Outside of Bernanke’s counterfactual and economically illiterate “wealth effect” argument, even the members of the Federal Reserve have no idea what transmission mechanism would link further increases in the monetary base to any increase in economic activity or employment. There are already trillions of dollars of idle reserves in the banking system. Why keep pushing on a string when pushing it relieves no constraint that’s binding? You just have more string to tangle, trip on, and reel in later.
In short, QE benefits stocks primarily because investors have come to believe that QE benefits stocks – a belief that is ultimately likely to be added to the long list of extraordinary popular delusions and the madness of crowds. Investing based on expectations of more QE is not an act of analysis or a response to investment merit, but is instead an act of blind faith that borders on superstition.
Question: Do the members of the Federal Reserve have any idea how large a contraction in the monetary base would be required now, simply to normalize short-term interest rates by even a fraction of a percent at some point in the future? Based on the tight historical relationship between the monetary base (per dollar of nominal GDP) and short-term interest rates, we estimate that the Fed would have to contract its balance sheet by more than $500 billion simply to engineer the first quarter-point increase in the Federal funds rate. While Bernanke’s words last week were taken as a promise of virtually unlimited QE and the abandonment of “tapering” plans by the Fed, his point was actually much the same as the one expressed three separate times in the latest Fed minutes: “decisions concerning the pace of purchases are distinct from decisions concerning the federal funds rate.” No kidding.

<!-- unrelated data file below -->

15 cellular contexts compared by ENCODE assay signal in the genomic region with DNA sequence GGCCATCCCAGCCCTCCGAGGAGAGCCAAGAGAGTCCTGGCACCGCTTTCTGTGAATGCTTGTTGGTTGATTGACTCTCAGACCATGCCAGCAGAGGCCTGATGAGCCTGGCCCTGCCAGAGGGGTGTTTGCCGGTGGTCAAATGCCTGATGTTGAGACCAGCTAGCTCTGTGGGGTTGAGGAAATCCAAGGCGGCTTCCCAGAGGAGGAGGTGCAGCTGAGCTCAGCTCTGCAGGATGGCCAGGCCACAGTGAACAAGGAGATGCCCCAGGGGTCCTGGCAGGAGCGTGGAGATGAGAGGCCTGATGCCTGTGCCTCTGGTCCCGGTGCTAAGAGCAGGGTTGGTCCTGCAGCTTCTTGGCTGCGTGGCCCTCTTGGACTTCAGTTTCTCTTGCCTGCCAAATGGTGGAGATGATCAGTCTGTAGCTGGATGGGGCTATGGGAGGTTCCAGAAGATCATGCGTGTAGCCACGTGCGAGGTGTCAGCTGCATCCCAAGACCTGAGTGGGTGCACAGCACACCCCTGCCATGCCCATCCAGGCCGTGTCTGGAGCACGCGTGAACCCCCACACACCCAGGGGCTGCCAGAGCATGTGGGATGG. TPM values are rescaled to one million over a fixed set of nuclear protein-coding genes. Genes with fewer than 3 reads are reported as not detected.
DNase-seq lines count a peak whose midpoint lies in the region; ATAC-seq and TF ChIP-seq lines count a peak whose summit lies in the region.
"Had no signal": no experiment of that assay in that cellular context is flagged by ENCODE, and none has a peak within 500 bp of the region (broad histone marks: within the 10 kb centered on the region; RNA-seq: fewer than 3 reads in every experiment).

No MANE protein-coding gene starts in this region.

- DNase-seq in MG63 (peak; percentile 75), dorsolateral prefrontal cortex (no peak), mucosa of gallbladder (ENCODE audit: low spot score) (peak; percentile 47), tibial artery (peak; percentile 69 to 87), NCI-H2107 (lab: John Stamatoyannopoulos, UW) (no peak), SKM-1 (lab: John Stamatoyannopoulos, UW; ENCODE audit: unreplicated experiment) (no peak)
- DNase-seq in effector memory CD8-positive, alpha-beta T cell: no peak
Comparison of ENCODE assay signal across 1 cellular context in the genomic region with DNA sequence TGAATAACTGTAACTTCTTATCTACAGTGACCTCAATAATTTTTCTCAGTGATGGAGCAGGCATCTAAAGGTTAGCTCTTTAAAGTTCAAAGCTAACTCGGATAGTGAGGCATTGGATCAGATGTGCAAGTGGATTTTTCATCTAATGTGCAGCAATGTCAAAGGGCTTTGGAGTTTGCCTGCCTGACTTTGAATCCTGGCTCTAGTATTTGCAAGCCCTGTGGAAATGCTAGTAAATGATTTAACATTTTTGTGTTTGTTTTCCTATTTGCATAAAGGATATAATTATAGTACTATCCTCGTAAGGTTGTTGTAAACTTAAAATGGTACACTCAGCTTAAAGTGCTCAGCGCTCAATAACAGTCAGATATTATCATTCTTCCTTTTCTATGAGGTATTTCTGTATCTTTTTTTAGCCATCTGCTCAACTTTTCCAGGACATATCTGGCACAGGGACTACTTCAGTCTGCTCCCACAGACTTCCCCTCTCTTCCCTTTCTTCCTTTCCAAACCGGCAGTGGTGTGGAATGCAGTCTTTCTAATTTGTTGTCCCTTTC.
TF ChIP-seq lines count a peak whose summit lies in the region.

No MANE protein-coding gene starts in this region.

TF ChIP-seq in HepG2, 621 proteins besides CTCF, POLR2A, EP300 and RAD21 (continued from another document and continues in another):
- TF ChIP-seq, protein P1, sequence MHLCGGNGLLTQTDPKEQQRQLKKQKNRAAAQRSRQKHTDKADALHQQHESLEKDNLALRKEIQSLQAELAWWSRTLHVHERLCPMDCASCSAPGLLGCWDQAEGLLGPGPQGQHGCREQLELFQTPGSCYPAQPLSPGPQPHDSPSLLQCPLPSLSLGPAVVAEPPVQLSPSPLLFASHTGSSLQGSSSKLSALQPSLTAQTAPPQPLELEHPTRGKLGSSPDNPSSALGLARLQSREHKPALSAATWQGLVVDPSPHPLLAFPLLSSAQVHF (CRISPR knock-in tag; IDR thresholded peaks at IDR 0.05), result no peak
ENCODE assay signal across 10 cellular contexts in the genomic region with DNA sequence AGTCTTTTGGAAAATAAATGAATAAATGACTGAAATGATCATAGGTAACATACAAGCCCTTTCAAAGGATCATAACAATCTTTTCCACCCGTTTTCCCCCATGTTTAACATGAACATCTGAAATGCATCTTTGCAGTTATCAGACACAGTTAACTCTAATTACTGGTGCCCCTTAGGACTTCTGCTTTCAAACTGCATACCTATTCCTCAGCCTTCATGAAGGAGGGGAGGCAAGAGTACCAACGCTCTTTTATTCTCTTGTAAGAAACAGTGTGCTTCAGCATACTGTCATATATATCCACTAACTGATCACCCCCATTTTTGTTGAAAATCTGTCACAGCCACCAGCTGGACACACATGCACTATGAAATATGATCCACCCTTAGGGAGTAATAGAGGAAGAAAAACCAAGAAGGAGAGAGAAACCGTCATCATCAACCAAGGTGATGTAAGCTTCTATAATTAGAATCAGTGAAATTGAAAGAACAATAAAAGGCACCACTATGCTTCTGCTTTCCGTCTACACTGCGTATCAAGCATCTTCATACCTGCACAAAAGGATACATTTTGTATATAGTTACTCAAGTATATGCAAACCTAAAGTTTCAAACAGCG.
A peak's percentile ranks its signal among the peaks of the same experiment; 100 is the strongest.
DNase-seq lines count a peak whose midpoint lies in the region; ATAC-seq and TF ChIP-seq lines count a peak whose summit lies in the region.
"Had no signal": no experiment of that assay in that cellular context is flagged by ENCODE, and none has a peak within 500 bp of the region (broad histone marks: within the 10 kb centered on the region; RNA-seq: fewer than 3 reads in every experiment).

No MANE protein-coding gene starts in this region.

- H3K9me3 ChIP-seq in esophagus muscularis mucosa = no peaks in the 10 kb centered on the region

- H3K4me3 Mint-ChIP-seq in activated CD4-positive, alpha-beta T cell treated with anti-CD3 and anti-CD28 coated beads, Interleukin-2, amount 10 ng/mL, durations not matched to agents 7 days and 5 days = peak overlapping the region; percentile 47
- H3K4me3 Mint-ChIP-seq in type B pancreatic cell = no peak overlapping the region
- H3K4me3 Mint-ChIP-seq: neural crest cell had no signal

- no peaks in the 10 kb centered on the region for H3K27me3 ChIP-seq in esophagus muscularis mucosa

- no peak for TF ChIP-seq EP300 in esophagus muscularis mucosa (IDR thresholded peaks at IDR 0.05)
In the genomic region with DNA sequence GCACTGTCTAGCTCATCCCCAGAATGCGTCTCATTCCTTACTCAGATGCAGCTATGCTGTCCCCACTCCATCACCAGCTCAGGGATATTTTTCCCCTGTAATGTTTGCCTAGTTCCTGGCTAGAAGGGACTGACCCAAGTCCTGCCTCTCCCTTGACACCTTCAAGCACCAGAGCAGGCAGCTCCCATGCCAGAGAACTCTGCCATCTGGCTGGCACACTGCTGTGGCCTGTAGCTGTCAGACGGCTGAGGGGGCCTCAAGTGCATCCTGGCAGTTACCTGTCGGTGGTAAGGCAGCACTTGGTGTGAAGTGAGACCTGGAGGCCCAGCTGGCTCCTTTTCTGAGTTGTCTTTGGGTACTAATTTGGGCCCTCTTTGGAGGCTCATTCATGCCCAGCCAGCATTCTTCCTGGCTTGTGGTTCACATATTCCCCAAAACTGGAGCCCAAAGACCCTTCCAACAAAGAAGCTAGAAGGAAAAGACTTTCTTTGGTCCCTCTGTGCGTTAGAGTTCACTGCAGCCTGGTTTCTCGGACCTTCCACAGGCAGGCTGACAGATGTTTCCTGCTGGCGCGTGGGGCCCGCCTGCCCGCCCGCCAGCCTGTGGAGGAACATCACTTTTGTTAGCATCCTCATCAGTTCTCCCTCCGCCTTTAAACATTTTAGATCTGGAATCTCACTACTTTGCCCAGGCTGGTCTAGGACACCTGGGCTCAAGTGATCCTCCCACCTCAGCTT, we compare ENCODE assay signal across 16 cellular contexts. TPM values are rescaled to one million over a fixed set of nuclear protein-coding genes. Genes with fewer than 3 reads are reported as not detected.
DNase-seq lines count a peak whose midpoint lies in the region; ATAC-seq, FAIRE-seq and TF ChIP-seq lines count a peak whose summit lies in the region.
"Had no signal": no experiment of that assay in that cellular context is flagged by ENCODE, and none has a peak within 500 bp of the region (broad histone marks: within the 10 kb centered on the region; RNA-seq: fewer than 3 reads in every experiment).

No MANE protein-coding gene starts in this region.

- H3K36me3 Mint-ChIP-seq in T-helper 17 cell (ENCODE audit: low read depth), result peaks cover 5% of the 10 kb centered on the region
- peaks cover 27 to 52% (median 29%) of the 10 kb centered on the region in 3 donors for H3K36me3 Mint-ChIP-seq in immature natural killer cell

Meanwhile, with a monetary base of $3.27 trillion and an estimated duration of at least 7 years on present Fed holdings, the recent 100 basis point move in bond yields has created a loss of over $200 billion for the Fed. The Fed reports capital of only $55 billion on its consolidated balance sheet. but then, just like major banks, the Fed does not mark its assets to market. Most likely, the Fed is now technically insolvent. Moreover, the Fed is levered more than 59-to-1 even against its stated capital. The benefits of QE seem vastly overpriced and excessively trusted, particularly in an environment where the internal debate even within the Fed is becoming more pointed. Two members already want the Fed to taper in order “to prevent the potential negative consequences of the program from exceeding its anticipated benefits,”